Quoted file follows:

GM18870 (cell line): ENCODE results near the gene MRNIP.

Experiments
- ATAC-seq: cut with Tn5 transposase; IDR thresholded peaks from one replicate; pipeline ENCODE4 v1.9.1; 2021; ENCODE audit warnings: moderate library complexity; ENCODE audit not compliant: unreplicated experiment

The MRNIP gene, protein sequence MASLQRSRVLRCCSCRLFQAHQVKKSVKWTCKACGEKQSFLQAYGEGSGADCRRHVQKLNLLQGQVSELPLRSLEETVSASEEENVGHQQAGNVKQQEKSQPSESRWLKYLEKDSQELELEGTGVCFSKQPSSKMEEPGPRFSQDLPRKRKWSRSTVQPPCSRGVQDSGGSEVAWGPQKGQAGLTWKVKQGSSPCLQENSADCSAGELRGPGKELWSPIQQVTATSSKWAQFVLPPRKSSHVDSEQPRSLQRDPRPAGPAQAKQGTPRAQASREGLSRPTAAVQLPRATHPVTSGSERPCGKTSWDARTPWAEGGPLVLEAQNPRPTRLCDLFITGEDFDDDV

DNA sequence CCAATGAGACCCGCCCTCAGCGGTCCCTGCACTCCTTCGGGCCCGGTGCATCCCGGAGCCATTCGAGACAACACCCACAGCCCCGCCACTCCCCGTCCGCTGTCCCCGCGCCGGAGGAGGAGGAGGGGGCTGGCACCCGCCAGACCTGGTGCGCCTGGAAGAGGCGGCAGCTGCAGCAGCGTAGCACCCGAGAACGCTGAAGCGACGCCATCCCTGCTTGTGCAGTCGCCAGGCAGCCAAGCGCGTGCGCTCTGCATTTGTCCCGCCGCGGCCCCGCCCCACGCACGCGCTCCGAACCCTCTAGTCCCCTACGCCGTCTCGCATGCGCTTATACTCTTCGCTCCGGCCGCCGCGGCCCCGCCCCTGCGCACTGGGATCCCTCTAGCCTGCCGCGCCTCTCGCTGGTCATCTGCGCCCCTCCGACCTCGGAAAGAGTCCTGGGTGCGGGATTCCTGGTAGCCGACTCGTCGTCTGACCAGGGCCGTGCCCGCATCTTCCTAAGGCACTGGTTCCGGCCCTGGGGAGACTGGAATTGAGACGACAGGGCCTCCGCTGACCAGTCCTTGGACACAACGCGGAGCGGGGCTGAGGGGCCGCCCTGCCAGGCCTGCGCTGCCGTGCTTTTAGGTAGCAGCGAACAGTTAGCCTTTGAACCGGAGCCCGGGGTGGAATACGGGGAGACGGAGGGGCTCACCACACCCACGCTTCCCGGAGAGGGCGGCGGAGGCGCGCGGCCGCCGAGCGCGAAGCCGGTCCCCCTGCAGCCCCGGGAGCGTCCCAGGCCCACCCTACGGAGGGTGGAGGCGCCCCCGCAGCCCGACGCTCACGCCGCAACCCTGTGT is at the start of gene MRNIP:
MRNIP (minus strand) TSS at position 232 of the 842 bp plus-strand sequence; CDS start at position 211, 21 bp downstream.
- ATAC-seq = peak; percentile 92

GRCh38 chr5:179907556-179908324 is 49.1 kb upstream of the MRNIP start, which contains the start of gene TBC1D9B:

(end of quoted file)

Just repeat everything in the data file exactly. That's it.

GM18870 (cell line): ENCODE results near the gene MRNIP.

Experiments
- ATAC-seq: cut with Tn5 transposase; IDR thresholded peaks from one replicate; pipeline ENCODE4 v1.9.1; 2021; ENCODE audit warnings: moderate library complexity; ENCODE audit not compliant: unreplicated experiment

The MRNIP gene, protein sequence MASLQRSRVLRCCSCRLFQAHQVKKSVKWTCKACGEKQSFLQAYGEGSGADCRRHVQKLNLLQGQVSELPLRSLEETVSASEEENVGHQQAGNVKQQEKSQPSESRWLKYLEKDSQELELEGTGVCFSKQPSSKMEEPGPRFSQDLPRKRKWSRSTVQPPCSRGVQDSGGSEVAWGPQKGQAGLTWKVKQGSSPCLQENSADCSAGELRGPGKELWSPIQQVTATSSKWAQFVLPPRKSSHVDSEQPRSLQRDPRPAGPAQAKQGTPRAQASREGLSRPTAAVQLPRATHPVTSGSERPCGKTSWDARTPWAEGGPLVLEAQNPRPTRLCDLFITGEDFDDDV

DNA sequence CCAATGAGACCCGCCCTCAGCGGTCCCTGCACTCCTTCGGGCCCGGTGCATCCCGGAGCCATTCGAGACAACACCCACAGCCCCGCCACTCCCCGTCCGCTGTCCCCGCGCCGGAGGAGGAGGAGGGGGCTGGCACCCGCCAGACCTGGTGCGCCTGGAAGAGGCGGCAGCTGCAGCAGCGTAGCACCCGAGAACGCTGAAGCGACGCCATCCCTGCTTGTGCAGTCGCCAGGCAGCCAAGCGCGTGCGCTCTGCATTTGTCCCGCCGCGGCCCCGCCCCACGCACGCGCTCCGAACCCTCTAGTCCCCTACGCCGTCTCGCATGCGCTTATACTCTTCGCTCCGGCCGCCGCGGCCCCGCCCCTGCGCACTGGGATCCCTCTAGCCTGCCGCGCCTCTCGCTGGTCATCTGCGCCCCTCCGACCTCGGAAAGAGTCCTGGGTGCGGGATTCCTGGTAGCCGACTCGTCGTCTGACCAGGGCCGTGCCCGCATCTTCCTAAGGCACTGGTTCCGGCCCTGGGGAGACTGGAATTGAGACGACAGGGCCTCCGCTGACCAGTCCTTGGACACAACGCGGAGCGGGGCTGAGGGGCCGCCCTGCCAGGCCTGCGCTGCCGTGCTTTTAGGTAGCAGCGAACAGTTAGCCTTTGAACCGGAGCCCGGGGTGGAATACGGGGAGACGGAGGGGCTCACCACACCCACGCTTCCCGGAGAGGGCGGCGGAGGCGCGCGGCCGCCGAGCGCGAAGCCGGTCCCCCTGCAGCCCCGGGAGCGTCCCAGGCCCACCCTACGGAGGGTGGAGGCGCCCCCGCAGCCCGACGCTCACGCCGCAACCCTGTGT is at the start of gene MRNIP:
MRNIP (minus strand) TSS at position 232 of the 842 bp plus-strand sequence; CDS start at position 211, 21 bp downstream.
- ATAC-seq = peak; percentile 92

GRCh38 chr5:179907556-179908324 is 49.1 kb upstream of the MRNIP start, which contains the start of gene TBC1D9B: